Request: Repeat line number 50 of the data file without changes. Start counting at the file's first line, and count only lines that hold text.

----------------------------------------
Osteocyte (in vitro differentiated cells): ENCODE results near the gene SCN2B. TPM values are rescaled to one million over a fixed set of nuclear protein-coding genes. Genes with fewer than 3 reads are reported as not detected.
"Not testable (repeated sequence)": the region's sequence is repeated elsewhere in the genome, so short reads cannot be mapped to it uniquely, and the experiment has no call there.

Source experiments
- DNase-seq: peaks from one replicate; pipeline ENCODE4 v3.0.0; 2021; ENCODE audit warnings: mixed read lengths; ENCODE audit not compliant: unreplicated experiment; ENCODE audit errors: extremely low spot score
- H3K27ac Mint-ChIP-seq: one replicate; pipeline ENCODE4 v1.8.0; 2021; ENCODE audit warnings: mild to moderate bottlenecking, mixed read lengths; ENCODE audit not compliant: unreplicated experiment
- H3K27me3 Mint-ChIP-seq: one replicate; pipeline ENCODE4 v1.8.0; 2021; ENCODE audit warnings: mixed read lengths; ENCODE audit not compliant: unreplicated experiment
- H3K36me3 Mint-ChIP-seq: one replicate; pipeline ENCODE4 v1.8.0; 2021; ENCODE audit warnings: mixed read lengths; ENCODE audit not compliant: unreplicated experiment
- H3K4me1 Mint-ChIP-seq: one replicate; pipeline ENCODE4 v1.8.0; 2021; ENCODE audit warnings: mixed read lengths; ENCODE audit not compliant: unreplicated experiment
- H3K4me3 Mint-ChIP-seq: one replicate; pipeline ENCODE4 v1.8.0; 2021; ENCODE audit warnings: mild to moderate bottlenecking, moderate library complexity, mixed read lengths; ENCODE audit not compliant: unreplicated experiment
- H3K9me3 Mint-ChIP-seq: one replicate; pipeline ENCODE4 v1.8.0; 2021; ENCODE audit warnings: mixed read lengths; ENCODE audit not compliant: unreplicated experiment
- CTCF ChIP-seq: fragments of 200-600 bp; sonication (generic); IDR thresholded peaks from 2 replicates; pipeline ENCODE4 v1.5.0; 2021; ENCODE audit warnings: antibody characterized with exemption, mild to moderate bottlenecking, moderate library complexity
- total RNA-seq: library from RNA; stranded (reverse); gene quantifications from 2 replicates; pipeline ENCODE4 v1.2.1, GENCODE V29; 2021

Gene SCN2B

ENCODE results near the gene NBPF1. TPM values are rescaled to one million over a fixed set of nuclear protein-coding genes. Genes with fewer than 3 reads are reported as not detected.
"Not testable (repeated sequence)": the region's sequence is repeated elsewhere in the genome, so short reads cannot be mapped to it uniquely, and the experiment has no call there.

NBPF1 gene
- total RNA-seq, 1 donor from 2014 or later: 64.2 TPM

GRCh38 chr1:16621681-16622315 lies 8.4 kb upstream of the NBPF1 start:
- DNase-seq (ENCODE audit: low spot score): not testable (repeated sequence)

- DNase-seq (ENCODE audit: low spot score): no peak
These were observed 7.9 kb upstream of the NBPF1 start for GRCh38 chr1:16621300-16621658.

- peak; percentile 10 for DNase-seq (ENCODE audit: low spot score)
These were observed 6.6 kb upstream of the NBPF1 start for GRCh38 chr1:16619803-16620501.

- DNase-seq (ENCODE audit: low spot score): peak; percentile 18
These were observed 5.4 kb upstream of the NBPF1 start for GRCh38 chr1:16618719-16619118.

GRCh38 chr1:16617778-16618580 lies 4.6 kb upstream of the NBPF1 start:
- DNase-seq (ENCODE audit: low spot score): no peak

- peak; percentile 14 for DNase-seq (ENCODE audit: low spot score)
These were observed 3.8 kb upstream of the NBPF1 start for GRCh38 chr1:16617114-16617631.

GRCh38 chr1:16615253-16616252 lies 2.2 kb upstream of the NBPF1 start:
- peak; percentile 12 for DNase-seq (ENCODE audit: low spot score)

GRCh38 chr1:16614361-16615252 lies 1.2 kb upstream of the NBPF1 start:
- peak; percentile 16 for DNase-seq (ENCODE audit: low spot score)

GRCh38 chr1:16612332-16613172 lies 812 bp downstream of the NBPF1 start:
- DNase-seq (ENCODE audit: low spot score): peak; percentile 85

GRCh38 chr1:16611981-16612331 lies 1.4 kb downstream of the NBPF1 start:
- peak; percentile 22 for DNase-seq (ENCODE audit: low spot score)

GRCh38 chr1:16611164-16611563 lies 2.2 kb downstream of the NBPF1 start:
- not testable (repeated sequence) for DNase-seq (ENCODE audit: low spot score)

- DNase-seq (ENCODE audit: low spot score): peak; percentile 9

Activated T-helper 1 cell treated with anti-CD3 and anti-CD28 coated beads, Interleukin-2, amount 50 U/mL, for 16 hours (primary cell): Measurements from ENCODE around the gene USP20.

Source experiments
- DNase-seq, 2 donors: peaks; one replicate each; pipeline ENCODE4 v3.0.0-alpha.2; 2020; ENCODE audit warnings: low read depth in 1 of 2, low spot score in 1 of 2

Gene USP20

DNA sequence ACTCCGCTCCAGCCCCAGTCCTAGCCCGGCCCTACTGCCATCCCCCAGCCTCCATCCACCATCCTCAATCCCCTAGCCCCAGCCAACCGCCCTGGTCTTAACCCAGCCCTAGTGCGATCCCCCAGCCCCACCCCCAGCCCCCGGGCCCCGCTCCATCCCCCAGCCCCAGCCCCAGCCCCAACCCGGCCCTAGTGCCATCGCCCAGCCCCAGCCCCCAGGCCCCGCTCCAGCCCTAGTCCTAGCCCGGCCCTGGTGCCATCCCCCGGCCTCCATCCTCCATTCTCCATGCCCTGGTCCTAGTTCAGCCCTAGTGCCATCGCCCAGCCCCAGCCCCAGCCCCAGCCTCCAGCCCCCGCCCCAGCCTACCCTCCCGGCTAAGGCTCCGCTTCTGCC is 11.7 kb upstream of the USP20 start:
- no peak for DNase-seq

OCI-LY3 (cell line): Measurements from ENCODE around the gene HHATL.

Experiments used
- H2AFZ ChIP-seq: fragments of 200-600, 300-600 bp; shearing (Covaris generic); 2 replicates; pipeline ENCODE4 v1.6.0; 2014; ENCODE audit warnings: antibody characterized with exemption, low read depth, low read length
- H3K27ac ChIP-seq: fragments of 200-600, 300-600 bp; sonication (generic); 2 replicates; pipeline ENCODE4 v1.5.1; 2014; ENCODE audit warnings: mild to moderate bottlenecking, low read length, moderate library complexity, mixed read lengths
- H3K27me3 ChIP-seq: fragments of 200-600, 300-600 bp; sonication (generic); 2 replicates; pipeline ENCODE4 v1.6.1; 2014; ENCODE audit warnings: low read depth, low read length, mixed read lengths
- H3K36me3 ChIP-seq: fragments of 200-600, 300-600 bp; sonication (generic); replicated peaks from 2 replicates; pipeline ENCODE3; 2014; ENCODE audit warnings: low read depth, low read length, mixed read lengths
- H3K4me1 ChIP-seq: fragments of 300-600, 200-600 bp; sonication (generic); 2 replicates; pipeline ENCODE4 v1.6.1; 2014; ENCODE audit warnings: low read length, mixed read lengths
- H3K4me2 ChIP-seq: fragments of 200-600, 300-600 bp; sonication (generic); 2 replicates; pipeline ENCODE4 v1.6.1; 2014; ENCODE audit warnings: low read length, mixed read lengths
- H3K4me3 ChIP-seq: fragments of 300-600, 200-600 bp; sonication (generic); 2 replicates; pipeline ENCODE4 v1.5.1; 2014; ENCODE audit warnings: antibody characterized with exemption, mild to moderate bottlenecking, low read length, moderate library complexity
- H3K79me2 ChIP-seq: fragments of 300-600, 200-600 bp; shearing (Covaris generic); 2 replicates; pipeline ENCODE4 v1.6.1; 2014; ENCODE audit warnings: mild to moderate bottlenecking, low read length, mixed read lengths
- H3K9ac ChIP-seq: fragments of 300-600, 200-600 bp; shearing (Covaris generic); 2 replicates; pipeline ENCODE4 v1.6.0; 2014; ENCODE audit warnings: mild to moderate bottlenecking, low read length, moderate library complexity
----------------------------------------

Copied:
- H3K27ac ChIP-seq: fragments of 200-600, 300-600 bp; sonication (generic); 2 replicates; pipeline ENCODE4 v1.5.1; 2014; ENCODE audit warnings: mild to moderate bottlenecking, low read length, moderate library complexity, mixed read lengths